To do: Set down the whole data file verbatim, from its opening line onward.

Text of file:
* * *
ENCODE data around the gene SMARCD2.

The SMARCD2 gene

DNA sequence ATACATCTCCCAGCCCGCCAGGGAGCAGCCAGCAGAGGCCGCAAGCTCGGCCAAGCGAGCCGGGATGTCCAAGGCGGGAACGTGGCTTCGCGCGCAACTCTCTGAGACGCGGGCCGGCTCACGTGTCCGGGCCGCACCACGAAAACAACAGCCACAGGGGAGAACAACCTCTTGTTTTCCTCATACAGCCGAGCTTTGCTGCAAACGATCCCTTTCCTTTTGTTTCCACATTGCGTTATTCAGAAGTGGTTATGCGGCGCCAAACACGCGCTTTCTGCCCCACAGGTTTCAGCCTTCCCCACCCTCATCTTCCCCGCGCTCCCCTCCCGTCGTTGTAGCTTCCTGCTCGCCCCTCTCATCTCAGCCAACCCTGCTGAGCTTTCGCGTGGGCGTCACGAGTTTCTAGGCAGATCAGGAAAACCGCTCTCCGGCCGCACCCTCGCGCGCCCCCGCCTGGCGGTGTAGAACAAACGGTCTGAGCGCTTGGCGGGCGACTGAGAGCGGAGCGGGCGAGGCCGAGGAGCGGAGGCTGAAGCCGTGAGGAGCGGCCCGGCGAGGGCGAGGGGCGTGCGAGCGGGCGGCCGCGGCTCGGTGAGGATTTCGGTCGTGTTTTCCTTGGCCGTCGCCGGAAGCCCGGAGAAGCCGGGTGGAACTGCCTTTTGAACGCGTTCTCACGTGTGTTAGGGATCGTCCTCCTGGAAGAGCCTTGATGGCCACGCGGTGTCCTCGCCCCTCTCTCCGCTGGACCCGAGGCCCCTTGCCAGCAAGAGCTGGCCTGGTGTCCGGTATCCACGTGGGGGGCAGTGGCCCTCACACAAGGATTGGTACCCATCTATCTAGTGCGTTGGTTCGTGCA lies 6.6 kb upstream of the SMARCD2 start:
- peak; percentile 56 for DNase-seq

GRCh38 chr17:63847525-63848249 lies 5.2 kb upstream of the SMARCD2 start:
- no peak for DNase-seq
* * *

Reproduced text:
ENCODE data around the gene SMARCD2.

The SMARCD2 gene

DNA sequence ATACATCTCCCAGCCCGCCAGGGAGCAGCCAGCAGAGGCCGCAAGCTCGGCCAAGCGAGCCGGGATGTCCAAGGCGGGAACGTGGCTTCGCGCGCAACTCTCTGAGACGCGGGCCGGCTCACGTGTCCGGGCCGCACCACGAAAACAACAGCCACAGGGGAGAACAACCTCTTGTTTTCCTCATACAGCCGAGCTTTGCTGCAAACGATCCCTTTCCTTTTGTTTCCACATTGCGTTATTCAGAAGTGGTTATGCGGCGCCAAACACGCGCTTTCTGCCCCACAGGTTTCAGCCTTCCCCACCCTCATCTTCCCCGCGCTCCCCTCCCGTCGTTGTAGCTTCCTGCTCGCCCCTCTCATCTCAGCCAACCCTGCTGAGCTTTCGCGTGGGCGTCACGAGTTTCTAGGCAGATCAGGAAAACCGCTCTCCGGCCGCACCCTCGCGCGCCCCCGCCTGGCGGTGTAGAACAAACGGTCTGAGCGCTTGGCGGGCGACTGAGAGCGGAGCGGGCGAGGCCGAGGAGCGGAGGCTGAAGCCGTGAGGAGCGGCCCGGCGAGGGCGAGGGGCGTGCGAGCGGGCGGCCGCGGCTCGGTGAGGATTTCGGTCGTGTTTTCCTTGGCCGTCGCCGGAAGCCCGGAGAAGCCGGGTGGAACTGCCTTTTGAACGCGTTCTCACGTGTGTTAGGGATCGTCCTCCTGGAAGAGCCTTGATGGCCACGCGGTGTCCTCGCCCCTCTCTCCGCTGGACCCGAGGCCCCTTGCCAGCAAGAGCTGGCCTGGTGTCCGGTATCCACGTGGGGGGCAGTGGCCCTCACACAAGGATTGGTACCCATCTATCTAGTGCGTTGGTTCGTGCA lies 6.6 kb upstream of the SMARCD2 start:
- peak; percentile 56 for DNase-seq

GRCh38 chr17:63847525-63848249 lies 5.2 kb upstream of the SMARCD2 start:
- no peak for DNase-seq